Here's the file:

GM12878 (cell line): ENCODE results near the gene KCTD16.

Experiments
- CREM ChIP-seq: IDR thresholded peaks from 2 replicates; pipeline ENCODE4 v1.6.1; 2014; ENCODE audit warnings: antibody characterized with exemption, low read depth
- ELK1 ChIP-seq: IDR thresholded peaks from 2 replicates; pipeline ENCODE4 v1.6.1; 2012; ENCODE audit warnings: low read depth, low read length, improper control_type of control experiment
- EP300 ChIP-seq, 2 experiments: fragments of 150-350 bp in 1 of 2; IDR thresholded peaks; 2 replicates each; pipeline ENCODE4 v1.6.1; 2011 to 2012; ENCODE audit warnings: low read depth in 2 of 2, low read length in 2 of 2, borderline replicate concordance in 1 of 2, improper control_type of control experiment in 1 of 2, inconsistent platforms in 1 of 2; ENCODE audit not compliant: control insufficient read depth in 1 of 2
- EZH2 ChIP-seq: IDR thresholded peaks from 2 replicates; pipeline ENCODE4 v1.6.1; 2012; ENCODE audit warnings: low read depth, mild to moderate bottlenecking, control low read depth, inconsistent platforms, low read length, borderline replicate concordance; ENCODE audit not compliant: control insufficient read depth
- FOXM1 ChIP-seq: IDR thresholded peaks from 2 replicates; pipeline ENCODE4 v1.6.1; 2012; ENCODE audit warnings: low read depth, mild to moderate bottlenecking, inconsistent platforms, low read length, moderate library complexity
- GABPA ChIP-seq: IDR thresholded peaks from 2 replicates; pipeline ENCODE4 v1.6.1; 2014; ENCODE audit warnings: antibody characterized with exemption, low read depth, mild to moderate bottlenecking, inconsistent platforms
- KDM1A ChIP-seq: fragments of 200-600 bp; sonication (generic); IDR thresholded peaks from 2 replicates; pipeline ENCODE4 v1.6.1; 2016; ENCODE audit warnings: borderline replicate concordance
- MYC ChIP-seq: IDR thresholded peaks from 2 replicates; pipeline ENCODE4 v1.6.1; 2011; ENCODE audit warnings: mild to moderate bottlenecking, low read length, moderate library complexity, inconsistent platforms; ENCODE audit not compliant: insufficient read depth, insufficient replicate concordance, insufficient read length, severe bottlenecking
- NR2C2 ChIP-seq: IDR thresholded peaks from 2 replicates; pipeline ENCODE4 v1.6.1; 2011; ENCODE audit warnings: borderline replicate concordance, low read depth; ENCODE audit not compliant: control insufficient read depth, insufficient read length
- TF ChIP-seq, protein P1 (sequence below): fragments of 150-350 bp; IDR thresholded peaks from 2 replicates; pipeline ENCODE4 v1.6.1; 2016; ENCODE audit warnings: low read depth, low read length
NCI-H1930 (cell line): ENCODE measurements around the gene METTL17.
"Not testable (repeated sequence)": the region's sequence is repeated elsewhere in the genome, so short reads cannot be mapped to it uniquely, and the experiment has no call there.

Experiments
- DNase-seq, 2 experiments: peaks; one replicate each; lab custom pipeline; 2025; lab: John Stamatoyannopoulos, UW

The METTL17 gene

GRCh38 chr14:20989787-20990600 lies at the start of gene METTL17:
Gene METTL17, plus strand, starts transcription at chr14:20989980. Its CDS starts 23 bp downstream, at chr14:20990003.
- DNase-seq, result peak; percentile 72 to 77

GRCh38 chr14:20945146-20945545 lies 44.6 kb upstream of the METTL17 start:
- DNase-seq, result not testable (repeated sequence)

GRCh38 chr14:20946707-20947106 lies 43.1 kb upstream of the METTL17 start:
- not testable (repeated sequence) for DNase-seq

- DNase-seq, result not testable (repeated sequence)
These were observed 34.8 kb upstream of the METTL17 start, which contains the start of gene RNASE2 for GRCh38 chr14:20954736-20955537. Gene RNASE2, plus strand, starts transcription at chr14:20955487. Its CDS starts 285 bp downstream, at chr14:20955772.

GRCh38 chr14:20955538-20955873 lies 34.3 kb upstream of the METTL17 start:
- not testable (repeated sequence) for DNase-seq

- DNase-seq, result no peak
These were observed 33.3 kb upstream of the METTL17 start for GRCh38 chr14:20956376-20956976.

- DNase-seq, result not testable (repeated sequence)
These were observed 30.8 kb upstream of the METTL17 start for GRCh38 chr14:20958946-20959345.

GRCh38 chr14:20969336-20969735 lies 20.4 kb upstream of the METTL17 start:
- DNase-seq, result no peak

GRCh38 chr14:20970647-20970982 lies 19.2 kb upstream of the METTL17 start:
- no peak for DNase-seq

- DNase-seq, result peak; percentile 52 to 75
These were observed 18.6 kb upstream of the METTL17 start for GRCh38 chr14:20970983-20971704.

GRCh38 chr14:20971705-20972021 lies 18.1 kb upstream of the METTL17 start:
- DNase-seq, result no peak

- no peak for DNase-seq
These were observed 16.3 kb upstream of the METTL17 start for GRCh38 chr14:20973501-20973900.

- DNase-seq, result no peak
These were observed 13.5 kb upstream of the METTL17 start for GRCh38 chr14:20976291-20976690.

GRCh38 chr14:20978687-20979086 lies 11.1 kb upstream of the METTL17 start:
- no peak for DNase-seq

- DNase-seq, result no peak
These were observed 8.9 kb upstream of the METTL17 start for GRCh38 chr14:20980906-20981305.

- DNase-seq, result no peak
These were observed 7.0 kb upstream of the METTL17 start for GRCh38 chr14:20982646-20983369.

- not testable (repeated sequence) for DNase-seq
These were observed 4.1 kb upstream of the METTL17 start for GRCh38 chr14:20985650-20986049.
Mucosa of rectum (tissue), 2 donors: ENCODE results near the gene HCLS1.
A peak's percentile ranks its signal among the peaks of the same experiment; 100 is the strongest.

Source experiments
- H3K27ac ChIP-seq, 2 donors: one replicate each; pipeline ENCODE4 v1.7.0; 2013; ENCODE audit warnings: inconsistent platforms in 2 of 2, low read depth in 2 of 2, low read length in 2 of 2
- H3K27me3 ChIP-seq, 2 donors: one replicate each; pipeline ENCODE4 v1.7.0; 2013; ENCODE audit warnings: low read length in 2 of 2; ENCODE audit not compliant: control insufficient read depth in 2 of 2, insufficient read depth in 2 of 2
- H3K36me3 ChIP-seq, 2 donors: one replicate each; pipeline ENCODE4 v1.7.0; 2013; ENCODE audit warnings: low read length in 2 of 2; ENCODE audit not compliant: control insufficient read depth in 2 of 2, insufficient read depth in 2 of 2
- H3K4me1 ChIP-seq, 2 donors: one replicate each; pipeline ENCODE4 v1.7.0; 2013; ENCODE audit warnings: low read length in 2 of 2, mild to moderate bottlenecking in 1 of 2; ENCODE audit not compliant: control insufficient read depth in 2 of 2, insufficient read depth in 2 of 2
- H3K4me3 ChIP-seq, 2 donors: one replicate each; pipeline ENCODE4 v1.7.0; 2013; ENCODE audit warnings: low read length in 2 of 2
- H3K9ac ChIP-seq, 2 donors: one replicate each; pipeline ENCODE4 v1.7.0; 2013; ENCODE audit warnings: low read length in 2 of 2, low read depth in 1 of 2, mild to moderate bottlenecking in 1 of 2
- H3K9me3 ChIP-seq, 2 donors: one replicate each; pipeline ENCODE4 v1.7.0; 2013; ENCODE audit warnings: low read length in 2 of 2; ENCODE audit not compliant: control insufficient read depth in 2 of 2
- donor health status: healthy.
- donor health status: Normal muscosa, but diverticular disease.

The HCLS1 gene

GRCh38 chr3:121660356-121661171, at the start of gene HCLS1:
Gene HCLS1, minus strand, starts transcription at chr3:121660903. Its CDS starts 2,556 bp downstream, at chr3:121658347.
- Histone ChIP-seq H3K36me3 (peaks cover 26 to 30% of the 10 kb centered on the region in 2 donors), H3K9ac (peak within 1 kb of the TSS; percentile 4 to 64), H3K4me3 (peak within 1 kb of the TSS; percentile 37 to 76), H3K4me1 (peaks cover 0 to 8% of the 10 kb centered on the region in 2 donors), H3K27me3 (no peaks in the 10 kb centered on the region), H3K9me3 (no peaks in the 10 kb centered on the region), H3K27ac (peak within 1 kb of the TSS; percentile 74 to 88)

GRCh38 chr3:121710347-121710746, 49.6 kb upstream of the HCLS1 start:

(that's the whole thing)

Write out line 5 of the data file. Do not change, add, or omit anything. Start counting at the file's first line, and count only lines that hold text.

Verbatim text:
- EP300 ChIP-seq, 2 experiments: fragments of 150-350 bp in 1 of 2; IDR thresholded peaks; 2 replicates each; pipeline ENCODE4 v1.6.1; 2011 to 2012; ENCODE audit warnings: low read depth in 2 of 2, low read length in 2 of 2, borderline replicate concordance in 1 of 2, improper control_type of control experiment in 1 of 2, inconsistent platforms in 1 of 2; ENCODE audit not compliant: control insufficient read depth in 1 of 2